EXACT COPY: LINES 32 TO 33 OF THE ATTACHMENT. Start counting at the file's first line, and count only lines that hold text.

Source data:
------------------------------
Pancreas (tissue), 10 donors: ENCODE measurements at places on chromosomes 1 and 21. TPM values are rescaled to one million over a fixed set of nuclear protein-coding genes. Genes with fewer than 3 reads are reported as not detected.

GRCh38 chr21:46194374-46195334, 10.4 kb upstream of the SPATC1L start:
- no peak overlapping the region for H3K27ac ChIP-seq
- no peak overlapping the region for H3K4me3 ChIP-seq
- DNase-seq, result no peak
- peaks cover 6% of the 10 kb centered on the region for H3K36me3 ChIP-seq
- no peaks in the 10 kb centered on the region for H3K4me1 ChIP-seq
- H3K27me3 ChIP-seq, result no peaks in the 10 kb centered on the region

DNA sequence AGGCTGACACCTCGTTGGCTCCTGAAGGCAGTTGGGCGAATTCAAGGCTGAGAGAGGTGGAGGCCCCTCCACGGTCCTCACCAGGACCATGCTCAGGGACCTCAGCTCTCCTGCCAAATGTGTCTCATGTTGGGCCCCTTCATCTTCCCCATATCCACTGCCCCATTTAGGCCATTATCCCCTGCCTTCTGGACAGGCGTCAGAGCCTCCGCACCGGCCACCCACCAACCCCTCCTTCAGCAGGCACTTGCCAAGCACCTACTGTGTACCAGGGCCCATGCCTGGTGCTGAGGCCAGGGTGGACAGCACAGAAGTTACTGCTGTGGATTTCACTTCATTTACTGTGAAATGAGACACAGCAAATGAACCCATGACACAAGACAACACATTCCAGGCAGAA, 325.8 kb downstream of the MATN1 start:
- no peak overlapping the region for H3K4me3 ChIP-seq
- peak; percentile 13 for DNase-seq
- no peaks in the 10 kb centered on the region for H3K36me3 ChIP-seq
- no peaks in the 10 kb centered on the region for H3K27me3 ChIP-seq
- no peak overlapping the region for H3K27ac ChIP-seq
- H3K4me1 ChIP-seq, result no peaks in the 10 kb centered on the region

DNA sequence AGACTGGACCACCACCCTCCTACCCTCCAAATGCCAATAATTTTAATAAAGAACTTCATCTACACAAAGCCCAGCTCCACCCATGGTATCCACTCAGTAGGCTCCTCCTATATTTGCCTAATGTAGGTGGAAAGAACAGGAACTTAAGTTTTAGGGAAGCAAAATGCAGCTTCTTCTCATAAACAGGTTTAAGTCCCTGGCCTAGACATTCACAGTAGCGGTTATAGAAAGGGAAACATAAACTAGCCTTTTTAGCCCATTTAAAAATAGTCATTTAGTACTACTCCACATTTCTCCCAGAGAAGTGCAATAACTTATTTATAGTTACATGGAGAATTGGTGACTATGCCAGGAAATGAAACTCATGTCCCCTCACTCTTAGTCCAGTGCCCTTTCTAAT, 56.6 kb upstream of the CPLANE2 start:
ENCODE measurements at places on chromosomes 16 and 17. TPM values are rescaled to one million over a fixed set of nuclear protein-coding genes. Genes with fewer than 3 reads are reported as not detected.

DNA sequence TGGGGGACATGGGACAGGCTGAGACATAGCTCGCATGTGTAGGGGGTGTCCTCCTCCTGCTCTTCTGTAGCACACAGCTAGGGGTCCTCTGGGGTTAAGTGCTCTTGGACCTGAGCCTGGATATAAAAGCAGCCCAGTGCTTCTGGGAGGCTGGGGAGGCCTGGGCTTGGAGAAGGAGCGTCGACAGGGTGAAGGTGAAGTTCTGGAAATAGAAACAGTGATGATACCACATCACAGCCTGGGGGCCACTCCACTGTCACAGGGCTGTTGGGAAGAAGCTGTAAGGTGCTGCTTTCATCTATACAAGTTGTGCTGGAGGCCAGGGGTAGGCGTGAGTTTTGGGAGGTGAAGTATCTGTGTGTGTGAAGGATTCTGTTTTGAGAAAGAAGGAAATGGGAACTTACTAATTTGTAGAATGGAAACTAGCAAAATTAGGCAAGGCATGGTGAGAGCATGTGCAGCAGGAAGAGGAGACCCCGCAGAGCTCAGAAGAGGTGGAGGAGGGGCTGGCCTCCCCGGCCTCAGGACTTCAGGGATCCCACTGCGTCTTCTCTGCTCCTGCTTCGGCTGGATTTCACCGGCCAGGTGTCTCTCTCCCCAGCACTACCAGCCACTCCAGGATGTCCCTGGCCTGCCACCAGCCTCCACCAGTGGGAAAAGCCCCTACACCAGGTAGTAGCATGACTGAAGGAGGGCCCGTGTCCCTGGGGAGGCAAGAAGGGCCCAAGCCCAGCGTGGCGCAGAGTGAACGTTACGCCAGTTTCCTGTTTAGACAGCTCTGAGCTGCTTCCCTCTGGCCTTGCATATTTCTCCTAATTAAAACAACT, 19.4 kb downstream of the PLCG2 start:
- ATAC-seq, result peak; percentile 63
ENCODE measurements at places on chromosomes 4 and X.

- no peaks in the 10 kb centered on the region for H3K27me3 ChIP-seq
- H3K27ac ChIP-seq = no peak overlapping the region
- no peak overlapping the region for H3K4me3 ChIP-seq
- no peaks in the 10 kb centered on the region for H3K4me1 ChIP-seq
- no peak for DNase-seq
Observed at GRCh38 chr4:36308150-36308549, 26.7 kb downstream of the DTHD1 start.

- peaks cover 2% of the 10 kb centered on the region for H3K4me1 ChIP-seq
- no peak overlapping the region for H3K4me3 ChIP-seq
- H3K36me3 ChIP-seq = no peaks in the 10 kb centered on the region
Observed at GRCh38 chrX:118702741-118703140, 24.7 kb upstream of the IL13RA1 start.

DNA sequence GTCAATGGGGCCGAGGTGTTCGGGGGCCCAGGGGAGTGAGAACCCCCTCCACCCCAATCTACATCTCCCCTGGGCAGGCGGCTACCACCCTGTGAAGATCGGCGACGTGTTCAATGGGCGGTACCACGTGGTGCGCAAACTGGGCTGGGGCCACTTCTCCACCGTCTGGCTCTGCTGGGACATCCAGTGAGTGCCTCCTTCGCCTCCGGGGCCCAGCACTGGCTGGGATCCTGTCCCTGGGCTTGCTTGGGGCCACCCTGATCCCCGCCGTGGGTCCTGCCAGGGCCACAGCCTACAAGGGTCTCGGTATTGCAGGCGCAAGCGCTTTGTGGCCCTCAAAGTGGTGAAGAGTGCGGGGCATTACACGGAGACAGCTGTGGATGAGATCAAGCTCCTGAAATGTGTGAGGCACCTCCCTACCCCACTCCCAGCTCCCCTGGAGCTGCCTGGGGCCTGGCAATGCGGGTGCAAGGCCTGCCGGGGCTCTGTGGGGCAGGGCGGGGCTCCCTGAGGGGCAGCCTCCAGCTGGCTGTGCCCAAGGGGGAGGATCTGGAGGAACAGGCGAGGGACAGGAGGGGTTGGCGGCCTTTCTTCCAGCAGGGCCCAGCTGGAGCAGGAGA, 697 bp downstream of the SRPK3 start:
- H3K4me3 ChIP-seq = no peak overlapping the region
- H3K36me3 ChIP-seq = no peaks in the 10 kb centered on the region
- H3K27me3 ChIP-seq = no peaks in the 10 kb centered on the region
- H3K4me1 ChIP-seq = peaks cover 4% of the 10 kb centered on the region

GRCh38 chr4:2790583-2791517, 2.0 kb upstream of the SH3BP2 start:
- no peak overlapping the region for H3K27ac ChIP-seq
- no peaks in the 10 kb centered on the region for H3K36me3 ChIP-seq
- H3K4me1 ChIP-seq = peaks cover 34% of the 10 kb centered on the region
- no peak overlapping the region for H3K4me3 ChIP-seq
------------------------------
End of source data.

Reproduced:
- H3K4me3 ChIP-seq = no peak overlapping the region
- H3K36me3 ChIP-seq = no peaks in the 10 kb centered on the region